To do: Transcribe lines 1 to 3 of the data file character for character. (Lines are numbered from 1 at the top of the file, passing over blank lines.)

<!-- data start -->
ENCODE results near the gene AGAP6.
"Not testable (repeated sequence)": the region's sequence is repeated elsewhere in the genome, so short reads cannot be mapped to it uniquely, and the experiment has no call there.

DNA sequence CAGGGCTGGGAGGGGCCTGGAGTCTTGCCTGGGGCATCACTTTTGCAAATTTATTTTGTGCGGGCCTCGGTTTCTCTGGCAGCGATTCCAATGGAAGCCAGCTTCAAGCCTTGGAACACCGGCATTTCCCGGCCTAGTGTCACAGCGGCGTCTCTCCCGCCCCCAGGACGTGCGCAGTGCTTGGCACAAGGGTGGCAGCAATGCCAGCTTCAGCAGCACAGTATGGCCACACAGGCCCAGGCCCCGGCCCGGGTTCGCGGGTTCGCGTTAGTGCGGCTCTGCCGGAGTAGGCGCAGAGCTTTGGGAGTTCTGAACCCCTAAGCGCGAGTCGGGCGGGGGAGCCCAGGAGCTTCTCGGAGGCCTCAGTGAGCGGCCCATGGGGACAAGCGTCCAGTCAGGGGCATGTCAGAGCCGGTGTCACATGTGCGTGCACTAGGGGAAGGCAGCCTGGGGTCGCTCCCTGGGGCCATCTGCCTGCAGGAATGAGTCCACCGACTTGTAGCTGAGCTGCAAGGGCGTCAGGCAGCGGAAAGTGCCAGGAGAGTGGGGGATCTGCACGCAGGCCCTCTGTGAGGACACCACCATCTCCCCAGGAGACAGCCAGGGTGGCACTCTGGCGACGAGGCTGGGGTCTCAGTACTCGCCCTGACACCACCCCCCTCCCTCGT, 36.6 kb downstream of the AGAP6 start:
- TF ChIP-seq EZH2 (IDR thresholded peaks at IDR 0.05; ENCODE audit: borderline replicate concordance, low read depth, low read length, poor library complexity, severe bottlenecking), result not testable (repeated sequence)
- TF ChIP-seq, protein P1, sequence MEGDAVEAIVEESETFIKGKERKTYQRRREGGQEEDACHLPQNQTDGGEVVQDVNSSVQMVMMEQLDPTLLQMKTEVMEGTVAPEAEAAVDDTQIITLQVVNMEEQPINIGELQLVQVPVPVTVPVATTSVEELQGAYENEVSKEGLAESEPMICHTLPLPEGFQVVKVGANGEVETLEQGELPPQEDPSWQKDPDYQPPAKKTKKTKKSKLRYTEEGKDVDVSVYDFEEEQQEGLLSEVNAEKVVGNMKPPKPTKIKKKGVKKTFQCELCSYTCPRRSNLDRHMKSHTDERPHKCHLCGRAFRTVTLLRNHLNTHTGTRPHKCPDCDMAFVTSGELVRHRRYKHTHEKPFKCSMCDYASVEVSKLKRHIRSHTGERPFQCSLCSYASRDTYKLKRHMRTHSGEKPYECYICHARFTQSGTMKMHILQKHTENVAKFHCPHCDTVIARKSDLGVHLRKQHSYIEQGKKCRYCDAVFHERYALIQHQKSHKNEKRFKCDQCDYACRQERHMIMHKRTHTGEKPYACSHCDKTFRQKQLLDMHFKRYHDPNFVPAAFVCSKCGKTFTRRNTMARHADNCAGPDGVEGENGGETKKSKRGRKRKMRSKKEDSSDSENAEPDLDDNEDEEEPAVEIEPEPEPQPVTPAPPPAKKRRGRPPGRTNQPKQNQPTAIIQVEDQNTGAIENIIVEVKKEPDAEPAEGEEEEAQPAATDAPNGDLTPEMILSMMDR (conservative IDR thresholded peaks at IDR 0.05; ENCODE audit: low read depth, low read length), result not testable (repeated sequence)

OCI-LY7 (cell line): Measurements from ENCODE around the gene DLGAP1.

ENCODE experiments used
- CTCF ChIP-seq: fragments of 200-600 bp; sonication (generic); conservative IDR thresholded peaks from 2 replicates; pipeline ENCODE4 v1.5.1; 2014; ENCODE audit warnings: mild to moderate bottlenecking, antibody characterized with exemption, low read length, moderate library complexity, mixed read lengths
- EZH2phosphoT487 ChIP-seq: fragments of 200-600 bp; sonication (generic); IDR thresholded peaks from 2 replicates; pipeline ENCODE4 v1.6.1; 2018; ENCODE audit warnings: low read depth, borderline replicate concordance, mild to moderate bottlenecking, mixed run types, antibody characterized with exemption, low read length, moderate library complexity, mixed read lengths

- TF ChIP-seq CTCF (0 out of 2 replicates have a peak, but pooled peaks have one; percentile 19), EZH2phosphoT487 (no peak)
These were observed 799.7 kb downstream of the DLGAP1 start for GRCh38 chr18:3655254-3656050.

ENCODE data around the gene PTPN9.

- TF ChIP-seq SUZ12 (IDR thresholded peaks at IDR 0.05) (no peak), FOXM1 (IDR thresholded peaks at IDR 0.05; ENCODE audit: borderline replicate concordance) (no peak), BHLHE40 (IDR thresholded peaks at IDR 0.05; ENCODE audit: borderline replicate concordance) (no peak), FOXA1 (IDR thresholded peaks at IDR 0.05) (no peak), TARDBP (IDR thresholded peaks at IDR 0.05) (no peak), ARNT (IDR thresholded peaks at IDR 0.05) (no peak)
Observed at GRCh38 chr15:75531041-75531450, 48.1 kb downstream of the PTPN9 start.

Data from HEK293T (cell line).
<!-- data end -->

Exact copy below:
ENCODE results near the gene AGAP6.
"Not testable (repeated sequence)": the region's sequence is repeated elsewhere in the genome, so short reads cannot be mapped to it uniquely, and the experiment has no call there.

DNA sequence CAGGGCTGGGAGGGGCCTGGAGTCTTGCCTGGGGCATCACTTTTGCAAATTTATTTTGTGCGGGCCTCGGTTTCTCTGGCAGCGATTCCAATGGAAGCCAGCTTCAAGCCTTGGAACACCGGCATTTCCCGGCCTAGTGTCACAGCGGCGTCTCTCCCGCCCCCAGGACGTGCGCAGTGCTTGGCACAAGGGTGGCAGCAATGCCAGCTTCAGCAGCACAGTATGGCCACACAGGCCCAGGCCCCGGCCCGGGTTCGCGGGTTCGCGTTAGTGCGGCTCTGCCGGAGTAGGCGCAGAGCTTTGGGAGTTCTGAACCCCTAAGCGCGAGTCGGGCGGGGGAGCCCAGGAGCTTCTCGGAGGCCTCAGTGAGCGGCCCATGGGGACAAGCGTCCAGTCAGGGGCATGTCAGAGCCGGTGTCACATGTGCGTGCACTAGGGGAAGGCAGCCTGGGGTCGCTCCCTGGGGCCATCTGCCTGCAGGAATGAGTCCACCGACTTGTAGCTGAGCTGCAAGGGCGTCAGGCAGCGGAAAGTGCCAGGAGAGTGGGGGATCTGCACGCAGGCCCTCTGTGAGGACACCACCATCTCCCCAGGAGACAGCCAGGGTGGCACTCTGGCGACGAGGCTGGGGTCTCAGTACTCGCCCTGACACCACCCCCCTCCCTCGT, 36.6 kb downstream of the AGAP6 start: